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By Jason Stipp | 10-18-2011 11:22 AM

Kinnel's Tips for Fund Picking

Morningstar's director of fund research Russ Kinnel discusses the hallmarks of good index and actively managed mutual funds.

Jason Stipp: I'm Jason Stipp for Morningstar.

As part of Morningstar's 5 Days to Better Investing, we are checking in today with mutual fund director of research Russ Kinnel to learn a little bit about some of the hallmarks he looks for when picking a good mutual fund.

Thanks for joining me, Russ.

Russel Kinnel: Good to be here.

Stipp: So, there is a lot I want to talk to you about, but I think it's easiest to start with index funds, because these would seem to be the easiest funds to compare with one another. When you are looking at an index fund, if you want to purchase one, what are some of the hallmarks of a good one?

Kinnel: I think for starters, obviously, cost. The whole point of indexing is to have lower cost, so you want a low expense ratio, and today there are low-cost index funds in just about every category, so that's great.

In addition, you want to look for diversification, a really broad fund like a total stock market, because that way you are keeping turnover low, and you are covering a lot of ground. If you have a really niche fund that's say small value or something like that, it's going to have a higher turnover to stay within those boundaries, and that means higher trading costs, and again that gives away some of the advantage. So, low-cost, diversified, core funds.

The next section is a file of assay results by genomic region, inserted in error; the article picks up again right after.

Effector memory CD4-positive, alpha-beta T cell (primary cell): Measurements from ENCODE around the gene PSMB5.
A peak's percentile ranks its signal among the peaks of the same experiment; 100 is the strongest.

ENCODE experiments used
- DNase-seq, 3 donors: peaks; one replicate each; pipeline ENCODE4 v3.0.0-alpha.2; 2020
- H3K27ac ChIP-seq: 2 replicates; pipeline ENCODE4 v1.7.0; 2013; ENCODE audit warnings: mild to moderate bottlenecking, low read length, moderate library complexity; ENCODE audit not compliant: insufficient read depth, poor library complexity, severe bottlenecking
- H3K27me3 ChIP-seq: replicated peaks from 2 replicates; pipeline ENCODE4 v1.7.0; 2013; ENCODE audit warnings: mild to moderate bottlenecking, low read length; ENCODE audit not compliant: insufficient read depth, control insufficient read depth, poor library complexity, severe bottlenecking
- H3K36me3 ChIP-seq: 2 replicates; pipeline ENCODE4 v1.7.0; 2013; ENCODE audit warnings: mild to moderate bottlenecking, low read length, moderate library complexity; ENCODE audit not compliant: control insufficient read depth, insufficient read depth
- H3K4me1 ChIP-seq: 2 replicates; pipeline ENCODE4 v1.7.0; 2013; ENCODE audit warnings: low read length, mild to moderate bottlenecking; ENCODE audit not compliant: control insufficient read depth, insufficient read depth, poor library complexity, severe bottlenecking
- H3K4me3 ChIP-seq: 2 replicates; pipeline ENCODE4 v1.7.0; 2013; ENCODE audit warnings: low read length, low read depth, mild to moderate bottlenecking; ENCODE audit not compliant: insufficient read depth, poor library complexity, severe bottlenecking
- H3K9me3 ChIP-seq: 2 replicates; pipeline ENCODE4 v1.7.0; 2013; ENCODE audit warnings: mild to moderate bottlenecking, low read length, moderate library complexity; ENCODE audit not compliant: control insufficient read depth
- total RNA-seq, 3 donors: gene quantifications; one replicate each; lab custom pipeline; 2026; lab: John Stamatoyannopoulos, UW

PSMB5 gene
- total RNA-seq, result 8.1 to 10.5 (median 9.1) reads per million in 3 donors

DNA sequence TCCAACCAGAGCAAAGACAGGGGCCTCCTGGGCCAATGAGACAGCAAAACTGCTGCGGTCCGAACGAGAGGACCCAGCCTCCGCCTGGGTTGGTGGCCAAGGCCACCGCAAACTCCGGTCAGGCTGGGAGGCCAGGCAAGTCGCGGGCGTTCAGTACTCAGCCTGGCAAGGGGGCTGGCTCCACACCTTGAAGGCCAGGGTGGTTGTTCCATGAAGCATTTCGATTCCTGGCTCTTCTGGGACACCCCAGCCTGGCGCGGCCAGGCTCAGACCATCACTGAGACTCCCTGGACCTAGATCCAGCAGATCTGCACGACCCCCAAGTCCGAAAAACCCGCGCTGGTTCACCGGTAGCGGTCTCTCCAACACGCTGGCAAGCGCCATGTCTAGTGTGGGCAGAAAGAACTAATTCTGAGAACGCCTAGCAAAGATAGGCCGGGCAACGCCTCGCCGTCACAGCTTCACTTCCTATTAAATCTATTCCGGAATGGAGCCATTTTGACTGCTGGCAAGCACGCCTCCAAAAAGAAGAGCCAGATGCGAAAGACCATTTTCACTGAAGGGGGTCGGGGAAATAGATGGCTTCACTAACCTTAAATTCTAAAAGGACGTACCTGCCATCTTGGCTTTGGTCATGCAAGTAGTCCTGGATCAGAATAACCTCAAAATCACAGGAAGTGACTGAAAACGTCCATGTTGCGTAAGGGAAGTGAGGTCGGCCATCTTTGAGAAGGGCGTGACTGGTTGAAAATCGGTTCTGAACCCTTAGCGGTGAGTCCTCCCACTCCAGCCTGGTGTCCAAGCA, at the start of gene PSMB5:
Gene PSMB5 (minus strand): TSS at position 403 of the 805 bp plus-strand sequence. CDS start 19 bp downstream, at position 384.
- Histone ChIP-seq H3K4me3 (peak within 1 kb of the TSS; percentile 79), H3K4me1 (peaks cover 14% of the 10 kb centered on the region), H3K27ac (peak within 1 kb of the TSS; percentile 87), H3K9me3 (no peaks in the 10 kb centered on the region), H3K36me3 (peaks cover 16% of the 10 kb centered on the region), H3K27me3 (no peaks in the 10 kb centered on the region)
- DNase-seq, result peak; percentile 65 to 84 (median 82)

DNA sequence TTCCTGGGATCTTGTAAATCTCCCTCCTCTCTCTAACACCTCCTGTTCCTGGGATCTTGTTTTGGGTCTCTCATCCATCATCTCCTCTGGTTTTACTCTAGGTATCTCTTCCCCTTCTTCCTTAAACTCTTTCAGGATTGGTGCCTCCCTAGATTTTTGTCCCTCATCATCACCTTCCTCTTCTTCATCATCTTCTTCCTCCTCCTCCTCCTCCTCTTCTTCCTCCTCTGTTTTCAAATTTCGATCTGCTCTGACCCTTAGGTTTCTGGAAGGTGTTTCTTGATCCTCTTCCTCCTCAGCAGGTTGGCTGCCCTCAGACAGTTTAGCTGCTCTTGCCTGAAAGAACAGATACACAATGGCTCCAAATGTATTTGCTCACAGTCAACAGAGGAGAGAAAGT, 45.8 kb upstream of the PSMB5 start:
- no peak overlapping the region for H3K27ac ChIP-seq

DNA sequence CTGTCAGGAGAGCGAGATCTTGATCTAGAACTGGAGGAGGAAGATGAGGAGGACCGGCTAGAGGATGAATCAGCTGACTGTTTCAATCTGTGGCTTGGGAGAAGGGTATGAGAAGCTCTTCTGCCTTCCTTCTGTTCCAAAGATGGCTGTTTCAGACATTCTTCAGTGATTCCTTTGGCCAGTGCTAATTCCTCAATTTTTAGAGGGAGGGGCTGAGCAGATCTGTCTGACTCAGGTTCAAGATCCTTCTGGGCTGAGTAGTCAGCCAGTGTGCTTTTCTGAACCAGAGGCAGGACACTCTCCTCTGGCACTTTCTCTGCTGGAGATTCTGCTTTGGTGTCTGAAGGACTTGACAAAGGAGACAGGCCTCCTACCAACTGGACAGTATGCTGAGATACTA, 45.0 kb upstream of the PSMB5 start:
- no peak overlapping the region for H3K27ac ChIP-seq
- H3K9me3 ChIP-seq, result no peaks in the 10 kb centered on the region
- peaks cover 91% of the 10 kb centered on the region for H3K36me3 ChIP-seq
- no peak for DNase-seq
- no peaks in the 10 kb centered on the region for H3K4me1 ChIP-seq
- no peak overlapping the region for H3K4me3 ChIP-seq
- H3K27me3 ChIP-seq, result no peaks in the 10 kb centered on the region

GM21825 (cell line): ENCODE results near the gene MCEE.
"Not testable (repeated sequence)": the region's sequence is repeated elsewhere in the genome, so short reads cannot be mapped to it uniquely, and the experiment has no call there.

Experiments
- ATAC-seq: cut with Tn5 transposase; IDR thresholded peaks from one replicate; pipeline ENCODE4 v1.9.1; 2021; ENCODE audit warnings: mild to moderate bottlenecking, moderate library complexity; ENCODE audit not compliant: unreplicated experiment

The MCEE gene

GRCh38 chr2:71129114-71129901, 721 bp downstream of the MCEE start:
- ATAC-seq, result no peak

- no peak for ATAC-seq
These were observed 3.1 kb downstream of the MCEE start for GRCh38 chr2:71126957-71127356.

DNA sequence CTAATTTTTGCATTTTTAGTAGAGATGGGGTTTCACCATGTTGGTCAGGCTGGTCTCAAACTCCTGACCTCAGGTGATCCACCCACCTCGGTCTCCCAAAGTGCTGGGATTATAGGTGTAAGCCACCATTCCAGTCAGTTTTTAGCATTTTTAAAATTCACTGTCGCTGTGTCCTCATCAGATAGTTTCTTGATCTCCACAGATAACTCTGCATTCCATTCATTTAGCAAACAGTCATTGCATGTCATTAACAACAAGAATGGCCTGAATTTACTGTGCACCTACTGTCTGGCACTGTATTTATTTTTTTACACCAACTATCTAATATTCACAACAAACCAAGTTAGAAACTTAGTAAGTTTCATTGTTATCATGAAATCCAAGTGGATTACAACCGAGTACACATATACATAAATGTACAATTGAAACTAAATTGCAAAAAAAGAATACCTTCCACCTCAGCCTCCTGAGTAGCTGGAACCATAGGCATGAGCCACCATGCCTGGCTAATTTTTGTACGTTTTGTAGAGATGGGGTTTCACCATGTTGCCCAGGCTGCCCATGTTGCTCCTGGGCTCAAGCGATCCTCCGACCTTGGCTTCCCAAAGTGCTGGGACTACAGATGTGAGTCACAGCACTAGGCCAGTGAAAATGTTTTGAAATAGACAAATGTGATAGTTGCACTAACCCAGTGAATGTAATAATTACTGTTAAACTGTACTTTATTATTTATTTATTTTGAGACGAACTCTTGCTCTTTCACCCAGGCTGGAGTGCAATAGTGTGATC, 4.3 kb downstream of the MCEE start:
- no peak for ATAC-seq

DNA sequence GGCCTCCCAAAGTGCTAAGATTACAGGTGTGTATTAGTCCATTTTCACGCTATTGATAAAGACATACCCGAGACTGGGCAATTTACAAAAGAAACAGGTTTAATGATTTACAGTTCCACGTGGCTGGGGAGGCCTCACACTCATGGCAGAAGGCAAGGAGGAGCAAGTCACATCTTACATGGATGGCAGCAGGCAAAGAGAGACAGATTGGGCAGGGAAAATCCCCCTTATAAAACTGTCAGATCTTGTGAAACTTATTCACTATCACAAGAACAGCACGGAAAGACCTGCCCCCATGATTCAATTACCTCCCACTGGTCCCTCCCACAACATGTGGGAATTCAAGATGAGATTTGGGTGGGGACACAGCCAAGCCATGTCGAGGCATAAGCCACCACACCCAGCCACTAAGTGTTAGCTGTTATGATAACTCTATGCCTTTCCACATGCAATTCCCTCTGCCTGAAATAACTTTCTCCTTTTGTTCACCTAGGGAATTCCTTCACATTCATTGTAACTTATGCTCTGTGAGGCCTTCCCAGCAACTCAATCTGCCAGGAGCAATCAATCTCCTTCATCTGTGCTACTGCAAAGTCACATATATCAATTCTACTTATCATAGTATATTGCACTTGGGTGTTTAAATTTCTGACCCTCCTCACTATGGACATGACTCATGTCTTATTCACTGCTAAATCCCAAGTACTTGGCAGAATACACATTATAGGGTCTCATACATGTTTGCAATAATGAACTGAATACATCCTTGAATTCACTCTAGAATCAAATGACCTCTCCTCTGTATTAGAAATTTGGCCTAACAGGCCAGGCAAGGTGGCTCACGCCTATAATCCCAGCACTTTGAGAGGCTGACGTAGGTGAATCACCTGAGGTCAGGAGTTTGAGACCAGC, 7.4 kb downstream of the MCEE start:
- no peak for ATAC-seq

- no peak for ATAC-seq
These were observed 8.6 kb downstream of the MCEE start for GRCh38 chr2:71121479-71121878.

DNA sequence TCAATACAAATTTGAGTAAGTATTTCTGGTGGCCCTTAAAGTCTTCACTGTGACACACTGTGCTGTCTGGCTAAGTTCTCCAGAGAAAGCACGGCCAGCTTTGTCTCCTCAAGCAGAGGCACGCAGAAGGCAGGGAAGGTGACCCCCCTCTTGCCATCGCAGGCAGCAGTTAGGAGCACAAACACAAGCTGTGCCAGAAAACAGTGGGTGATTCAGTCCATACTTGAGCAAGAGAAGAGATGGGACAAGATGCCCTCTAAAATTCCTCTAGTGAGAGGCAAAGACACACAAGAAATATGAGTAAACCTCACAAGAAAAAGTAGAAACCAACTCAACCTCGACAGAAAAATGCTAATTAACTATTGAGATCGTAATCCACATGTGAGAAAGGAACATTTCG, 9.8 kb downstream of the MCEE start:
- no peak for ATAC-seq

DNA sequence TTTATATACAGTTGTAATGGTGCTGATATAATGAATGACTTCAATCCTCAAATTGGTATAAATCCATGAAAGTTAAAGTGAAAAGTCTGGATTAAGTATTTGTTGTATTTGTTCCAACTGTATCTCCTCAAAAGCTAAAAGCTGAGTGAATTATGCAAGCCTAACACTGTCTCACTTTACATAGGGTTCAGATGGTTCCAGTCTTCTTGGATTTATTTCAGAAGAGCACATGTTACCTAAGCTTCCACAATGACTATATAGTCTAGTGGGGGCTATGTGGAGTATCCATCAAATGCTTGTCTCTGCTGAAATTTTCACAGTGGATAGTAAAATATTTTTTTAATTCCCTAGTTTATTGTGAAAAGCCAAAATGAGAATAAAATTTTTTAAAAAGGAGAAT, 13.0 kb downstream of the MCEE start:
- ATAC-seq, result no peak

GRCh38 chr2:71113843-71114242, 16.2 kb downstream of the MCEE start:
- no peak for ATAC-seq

Stipp: Does there tend to be any issues with an index fund not particularly following its index very well. How can you tell if it's really doing what it's supposed to do in tracking the performance of that benchmark?

Kinnel: Well, you can look at its yearly performance versus that benchmark. Ideally it should be something close to its benchmark's returns minus its expense ratio. Usually for broad index funds, you don't see that problem very often. For bond index funds, though, it occasionally has been a problem. So, if it's more of a niche area or a bond index, you might want to take a close look.

Stipp: OK. I want to talk a little bit about the star ratings. So, it would seem like logic would say that index funds would tend to have 3-star ratings because they are following the broad market. Is that the case first of all, and secondly, if so, then how do you think about star ratings when you are examining an [index] fund?

Kinnel: Well, I would say first off, it isn't necessarily the case, because a good index fund is going to provide superior risk-adjusted performance, and that's what the star rating is measuring. In fact, right now the three largest index funds all have 4 stars, so ... it doesn't necessarily mean they're locked-in. I do think with an index fund, you start with cost first. Star rating tells you something about its past performance, but I think cost and a broad portfolio are probably a little more important for an index fund.

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